It only got worse from there.
All told, before leaving the game with his injury Romo had completed just 11-of-21 passes for 106 yards with no touchdowns and the three brutal interceptions.
Reflecting on the clavicle injury, both Romo and Jerry Jones stated afterwards that they understood the risks but felt the potential for a magical ending outweighed the risk of re-injury. Now, there is no doubt the season is over for Romo and the Cowboys.
Nick Foles, St. Louis Rams
Based on the way Foles has played this season, it’s hard to imagine any NFL team ever viewing him as a potential starter ever again. After being handed the keys to the offense once again because Case Keenum was still battling concussion symptoms this week, Foles ran it off the road and into a ditch, forgetting to hit the breaks.
Things got so bad that head coach Jeff Fisher, who was quite a bear after the game towards the media (watch here), ended up throwing rookie Sean Mannion into the game late. The lanky passer did a far sight better than the man he replaced, completing 6-of-7 passes without turning the ball over.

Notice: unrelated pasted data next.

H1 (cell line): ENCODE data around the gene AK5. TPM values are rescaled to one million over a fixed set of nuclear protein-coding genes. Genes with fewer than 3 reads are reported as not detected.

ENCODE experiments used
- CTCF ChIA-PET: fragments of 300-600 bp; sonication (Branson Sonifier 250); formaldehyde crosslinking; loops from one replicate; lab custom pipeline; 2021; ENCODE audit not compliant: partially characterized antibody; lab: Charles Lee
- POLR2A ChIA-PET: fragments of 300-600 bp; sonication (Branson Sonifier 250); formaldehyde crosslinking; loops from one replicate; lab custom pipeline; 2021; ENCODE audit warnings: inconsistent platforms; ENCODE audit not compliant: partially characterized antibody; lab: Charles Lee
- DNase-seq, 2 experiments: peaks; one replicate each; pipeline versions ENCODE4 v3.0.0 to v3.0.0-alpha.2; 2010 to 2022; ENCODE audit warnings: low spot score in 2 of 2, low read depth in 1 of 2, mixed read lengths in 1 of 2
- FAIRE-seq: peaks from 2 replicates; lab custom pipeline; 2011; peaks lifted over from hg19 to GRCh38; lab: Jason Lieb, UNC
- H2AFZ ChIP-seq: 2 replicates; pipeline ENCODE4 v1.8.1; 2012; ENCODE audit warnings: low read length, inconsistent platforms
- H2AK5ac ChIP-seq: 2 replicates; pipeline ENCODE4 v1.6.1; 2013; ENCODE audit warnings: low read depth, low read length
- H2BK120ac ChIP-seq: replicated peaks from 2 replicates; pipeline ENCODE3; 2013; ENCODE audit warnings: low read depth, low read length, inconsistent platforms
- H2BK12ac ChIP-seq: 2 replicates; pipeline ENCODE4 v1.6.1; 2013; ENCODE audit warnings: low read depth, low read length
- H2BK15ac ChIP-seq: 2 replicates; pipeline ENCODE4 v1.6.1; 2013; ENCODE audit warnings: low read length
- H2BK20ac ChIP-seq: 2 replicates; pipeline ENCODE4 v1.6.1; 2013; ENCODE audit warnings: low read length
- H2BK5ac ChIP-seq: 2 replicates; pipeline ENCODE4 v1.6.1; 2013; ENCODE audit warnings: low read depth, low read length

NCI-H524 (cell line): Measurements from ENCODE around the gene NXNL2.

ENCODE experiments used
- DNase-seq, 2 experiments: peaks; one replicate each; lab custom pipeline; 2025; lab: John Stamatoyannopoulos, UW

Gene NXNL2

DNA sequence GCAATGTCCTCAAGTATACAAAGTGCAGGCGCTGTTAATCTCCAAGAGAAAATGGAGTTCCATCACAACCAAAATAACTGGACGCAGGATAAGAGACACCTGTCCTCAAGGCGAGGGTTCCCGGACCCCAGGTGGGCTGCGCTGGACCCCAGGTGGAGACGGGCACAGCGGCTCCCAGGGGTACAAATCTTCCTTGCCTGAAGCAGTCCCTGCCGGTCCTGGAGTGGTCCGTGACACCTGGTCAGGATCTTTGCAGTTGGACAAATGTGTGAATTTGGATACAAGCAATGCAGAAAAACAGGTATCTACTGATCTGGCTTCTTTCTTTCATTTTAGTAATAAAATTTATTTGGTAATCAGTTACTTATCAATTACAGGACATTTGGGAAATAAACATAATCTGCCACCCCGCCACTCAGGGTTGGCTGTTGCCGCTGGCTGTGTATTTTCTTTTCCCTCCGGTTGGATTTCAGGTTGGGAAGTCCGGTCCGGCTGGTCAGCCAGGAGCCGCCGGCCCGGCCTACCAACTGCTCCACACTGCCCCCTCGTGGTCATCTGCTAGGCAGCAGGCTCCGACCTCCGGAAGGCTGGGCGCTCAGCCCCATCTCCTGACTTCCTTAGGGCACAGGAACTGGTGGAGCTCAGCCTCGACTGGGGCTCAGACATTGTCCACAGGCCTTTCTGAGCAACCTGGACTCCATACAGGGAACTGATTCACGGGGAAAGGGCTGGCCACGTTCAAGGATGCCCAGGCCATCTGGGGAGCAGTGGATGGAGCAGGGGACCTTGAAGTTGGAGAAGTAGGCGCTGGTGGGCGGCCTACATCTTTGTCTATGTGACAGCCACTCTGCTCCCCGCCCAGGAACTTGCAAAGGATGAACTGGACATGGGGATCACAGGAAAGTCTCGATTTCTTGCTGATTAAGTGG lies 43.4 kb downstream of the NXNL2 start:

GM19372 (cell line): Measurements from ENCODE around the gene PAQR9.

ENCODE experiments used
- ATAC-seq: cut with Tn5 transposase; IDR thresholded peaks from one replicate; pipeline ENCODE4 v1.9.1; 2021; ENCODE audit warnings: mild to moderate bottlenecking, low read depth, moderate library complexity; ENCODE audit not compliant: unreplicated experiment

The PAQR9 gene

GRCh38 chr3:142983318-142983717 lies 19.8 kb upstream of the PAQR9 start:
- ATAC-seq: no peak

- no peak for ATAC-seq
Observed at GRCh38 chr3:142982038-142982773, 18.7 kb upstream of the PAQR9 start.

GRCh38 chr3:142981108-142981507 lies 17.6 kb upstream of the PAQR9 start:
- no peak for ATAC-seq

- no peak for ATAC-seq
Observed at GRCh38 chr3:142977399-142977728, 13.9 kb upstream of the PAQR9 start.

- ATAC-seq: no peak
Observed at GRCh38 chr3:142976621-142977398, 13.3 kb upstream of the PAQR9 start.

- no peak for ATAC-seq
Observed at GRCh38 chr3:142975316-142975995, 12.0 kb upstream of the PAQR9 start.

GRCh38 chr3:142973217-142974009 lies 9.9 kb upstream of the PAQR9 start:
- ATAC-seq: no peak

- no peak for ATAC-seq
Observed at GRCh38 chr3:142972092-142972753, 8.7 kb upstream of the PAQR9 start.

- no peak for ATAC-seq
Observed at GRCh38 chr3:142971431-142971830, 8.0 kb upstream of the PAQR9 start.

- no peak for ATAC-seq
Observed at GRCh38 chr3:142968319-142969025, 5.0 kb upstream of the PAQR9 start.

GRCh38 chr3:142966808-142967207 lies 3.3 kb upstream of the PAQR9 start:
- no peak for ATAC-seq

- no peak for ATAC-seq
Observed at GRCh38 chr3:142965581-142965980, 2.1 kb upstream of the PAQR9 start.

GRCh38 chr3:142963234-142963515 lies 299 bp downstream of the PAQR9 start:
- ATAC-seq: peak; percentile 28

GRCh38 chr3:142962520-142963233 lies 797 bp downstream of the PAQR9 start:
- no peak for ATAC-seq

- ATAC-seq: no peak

The same cannot be said for Foles, who tossed three interceptions and failed to get the ball into the end zone through the air. What is hard to believe is that offensive coordinator Frank Cignetti called 46 passing plays, knowing he had Foles behind center.
Granted, the going has been rough of late for rookie Todd Gurley — thanks to the dismal situation at quarterback — but he’s still a better option than Foles, who has thrown just seven touchdowns compared to nine interceptions this year.
It’s been a growing suspicion of mine that something’s wrong with Ryan’s health this year. He just doesn’t have the same arm strength he had when he came into the league, which is sort of strange considering he’s still just 30 years old — far from ancient for NFL quarterbacks.